Robust ThemeDec 09, 2019 2020-04-08 7:40
Poor Ed Psych report?
If your LA try to JUST use their own LA commissioned, poorly specified Educational Psychology report when creating your child's EHCP..
It is NOT OK!!!!!
Take a look below at the rules and send them on to your LA if they have a memory lapse..
We want to work with Local Authorities in a low conflict way, but we also keep checking draft after draft where the LA think its OK to just ignore the input from professionals;
Writing the EHC plan
Relevant legislation: Section 37 of the Children and Families Act 2014 and Regulations 11 and 12 of the SEND Regulations 2014
9.61 The following principles and requirements apply to local authorities and those contributing to the preparation of an EHC plan:
• Decisions about the content of EHC plans should be made openly and collaboratively with parents, children and young people. It should be clear how the child or young person has contributed to the plan and how their views are reflected in it
• EHC plans should describe positively what the child or young person can do and has achieved
• EHC plans should be clear, concise, understandable and accessible to parents, children, young people, providers and practitioners. They should be written so they can be understood by professionals in any local authority
• In preparing the EHC plan the local authority must consider how best to achieve the outcomes sought for the child or young person. The local authority must take into account the evidence received as part of the EHC needs assessment
• EHC plans must specify the outcomes sought for the child or young person. Outcomes in EHC plans should be SMART (specific, measurable, achievable, realistic, time-bound). See the section on ‘Outcomes’ (paragraph 9.64 onwards) for detailed guidance on outcomes.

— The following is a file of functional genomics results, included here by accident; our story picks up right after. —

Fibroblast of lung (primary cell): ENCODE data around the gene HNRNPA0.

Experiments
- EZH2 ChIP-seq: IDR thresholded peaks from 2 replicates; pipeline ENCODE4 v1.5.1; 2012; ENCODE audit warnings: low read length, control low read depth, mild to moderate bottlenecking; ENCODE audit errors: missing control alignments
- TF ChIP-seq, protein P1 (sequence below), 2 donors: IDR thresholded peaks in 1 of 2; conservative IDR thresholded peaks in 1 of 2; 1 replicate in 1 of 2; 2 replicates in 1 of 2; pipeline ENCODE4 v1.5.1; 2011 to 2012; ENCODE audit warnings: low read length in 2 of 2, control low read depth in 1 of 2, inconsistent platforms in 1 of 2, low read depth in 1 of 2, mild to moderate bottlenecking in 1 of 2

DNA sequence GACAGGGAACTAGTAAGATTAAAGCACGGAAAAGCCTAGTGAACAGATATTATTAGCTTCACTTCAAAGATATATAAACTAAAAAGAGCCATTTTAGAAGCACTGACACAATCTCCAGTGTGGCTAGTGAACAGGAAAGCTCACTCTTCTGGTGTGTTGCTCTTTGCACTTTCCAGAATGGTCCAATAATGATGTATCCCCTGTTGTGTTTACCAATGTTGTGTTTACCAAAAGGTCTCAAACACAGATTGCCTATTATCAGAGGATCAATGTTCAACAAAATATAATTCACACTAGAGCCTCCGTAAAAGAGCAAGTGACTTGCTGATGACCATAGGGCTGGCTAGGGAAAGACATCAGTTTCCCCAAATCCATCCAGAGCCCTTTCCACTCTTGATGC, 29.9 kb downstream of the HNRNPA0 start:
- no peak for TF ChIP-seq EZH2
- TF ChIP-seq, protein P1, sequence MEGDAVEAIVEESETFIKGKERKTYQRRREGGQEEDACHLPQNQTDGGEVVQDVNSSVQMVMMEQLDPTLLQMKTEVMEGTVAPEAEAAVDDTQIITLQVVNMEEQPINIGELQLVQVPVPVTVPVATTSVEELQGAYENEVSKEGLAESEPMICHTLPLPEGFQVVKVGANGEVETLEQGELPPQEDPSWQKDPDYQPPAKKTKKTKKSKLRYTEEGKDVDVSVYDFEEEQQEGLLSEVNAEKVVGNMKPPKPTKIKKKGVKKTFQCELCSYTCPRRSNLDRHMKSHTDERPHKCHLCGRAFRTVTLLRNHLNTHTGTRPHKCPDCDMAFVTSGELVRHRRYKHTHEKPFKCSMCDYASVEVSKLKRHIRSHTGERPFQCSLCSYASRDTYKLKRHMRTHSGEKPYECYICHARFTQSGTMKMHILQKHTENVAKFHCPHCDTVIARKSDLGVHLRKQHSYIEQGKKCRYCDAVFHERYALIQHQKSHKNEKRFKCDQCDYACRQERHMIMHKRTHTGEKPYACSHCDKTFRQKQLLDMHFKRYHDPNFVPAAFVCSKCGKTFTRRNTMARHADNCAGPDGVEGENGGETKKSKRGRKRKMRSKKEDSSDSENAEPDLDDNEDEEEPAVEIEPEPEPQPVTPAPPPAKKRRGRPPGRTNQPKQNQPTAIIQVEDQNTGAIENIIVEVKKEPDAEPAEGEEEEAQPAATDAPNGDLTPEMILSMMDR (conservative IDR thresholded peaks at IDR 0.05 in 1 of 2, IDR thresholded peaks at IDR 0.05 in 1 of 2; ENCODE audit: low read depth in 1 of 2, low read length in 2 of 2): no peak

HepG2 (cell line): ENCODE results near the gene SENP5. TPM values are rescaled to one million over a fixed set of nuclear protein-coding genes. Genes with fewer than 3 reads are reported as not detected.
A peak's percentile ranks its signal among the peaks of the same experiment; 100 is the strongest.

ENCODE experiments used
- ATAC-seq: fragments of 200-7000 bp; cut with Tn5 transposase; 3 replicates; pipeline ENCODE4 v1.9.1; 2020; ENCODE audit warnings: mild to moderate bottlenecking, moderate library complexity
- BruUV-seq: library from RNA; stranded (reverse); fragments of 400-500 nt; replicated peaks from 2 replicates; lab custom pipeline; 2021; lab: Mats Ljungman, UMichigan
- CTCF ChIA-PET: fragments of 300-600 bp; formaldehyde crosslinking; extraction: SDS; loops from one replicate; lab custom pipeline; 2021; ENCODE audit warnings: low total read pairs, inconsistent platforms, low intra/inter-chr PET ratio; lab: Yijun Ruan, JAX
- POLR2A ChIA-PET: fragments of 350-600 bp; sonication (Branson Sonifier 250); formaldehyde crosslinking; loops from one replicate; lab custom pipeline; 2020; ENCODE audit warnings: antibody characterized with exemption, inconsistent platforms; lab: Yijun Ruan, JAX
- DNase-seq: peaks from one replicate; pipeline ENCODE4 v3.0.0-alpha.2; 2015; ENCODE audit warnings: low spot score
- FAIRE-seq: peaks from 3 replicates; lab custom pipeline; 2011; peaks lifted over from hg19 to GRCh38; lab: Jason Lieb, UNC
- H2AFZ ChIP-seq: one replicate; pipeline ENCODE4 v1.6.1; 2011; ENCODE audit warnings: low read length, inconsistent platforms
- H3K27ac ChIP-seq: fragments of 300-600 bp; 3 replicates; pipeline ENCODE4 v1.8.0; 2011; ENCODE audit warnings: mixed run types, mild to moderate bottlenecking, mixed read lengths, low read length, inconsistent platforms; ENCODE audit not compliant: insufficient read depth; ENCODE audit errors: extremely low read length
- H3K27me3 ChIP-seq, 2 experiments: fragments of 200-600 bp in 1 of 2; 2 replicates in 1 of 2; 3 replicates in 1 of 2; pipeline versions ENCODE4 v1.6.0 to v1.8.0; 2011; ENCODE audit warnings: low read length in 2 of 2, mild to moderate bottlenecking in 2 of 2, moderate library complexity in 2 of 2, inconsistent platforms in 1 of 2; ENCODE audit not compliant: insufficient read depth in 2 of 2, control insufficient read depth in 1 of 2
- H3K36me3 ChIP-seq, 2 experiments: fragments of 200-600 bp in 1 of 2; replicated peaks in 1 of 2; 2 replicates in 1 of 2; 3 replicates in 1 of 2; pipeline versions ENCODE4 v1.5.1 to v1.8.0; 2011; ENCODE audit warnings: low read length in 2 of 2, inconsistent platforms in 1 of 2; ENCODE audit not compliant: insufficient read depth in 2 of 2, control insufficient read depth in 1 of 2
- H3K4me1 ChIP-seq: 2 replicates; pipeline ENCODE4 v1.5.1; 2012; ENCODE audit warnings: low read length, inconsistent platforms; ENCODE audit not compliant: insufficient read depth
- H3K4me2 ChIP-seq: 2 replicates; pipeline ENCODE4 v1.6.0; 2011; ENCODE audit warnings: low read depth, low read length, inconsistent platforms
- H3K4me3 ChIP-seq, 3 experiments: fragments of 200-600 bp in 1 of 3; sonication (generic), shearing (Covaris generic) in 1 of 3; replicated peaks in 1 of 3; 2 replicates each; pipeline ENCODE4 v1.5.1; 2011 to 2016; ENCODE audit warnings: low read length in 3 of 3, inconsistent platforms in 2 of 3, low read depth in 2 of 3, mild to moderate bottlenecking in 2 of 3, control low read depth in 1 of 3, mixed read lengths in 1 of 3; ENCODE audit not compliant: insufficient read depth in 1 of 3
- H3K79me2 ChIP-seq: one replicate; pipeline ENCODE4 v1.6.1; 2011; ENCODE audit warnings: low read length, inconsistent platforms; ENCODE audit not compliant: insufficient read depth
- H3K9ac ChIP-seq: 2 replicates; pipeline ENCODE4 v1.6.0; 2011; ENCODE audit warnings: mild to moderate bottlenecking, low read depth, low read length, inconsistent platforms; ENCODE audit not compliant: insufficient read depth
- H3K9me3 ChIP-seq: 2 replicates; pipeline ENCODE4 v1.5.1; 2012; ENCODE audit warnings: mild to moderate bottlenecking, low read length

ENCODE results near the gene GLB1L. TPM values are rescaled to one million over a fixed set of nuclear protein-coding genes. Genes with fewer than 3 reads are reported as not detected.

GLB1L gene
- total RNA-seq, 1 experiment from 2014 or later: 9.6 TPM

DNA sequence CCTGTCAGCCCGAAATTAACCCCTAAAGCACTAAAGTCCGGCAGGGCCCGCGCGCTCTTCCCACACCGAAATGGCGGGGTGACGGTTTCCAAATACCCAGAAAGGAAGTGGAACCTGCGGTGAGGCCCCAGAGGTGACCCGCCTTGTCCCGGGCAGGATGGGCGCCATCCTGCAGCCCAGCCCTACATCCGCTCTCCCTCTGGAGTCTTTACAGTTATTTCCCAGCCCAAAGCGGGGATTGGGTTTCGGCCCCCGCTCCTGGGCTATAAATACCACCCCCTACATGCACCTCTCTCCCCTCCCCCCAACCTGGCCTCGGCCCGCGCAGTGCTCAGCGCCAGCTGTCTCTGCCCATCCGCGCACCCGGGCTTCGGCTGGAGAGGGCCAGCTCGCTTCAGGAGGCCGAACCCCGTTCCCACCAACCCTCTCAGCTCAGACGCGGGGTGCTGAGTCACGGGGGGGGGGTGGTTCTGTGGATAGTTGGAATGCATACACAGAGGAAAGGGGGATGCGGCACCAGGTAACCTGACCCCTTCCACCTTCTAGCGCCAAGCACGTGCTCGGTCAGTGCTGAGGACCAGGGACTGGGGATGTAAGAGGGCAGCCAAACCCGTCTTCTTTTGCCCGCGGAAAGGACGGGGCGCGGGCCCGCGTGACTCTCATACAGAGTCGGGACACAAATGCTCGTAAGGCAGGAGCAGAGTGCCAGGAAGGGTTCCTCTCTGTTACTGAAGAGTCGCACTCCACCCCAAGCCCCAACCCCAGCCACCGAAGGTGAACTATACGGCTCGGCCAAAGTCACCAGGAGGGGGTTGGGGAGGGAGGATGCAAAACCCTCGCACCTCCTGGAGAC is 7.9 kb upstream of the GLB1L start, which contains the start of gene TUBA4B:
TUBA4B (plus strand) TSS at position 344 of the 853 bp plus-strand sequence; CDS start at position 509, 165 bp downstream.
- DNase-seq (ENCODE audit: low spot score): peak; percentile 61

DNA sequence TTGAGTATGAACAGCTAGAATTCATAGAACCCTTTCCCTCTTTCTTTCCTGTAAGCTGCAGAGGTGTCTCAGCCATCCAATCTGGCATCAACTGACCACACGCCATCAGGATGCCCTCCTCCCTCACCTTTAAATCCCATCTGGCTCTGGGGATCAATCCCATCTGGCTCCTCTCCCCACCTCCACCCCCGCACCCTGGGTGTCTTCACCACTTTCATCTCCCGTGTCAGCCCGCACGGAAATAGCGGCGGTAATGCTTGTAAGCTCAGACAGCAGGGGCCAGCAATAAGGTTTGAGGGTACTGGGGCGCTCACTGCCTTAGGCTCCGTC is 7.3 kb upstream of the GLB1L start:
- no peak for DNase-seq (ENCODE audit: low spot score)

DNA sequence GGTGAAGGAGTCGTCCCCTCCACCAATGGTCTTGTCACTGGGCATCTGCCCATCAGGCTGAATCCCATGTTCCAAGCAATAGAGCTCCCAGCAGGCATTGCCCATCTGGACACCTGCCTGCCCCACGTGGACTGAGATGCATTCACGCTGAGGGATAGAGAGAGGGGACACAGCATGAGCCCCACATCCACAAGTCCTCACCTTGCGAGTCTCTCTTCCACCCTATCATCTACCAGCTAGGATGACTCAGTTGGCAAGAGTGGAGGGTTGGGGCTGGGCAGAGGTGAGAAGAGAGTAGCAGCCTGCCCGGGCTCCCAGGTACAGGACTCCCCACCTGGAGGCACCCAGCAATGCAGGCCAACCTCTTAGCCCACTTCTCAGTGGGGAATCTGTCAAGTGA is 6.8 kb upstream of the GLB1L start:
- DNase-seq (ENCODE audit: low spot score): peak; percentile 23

• Where a young person or parent is seeking an innovative or alternative way to receive their support services – particularly through a Personal Budget, but not exclusively so – then the planning process should include the consideration of those solutions with support and advice available to assist the parent or young person in deciding how best to receive their support
• EHC plans should show how education, health and care provision will be co-ordinated wherever possible to support the child or young person to achieve their outcomes. The plan should also show how the different types of provision contribute to specific outcomes
• EHC plans should be forward looking – for example, anticipating, planning and commissioning for important transition points in a child or young person’s life, including planning and preparing for their transition to adult life
• EHC plans should describe how informal (family and community) support as well as formal support from statutory agencies can help in achieving agreed outcomes
• EHC plans should have a review date (which should link to other regular reviews, including the child in need plan or child protection plan reviews if appropriate)